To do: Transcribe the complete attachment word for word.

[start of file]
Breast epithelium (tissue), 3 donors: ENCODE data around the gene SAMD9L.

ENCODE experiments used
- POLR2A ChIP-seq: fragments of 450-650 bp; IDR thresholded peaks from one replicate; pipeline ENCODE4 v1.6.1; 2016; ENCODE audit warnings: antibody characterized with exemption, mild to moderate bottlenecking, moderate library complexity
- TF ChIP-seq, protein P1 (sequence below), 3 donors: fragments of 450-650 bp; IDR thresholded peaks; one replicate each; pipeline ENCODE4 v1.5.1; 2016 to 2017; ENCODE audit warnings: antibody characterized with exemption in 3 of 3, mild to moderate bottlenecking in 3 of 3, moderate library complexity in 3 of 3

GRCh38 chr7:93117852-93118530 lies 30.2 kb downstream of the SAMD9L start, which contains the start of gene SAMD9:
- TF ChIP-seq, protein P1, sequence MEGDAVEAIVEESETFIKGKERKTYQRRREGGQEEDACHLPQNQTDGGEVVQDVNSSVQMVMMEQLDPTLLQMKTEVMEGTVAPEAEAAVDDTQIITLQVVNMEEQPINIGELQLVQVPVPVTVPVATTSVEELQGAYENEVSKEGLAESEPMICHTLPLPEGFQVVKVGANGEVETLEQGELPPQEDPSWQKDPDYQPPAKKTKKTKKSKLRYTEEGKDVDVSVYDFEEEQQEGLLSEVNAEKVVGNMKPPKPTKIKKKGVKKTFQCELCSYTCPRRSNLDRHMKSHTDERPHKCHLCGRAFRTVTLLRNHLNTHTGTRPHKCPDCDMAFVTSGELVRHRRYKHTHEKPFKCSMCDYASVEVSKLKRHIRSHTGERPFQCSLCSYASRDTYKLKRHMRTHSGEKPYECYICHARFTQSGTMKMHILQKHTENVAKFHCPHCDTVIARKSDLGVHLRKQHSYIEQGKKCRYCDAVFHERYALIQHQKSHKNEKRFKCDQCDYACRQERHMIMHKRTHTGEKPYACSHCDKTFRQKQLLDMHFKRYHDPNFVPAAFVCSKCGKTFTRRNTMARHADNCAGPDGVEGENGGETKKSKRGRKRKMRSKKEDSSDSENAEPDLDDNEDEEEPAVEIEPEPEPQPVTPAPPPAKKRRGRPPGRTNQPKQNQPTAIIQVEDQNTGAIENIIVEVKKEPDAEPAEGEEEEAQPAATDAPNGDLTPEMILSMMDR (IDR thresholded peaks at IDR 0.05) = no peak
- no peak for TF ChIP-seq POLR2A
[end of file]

Breast epithelium (tissue), 3 donors: ENCODE data around the gene SAMD9L.

ENCODE experiments used
- POLR2A ChIP-seq: fragments of 450-650 bp; IDR thresholded peaks from one replicate; pipeline ENCODE4 v1.6.1; 2016; ENCODE audit warnings: antibody characterized with exemption, mild to moderate bottlenecking, moderate library complexity
- TF ChIP-seq, protein P1 (sequence below), 3 donors: fragments of 450-650 bp; IDR thresholded peaks; one replicate each; pipeline ENCODE4 v1.5.1; 2016 to 2017; ENCODE audit warnings: antibody characterized with exemption in 3 of 3, mild to moderate bottlenecking in 3 of 3, moderate library complexity in 3 of 3

GRCh38 chr7:93117852-93118530 lies 30.2 kb downstream of the SAMD9L start, which contains the start of gene SAMD9:
- TF ChIP-seq, protein P1, sequence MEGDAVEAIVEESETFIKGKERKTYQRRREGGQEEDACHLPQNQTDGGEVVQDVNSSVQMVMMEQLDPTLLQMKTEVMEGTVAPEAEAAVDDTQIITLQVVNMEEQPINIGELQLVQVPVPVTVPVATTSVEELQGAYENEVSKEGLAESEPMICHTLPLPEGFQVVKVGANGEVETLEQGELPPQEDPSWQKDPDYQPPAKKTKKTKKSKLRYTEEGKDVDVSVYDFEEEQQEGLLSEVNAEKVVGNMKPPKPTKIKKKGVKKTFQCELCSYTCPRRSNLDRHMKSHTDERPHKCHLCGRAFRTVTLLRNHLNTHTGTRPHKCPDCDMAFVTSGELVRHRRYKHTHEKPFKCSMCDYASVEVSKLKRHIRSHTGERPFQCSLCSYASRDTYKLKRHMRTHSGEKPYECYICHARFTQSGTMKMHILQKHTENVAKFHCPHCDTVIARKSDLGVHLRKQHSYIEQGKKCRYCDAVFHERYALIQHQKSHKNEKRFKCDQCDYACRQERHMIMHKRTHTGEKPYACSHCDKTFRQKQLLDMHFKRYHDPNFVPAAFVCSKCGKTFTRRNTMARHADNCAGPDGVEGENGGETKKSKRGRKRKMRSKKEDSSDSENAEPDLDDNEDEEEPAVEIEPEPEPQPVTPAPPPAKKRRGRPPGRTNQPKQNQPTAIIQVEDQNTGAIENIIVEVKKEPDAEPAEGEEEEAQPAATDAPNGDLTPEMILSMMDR (IDR thresholded peaks at IDR 0.05) = no peak
- no peak for TF ChIP-seq POLR2A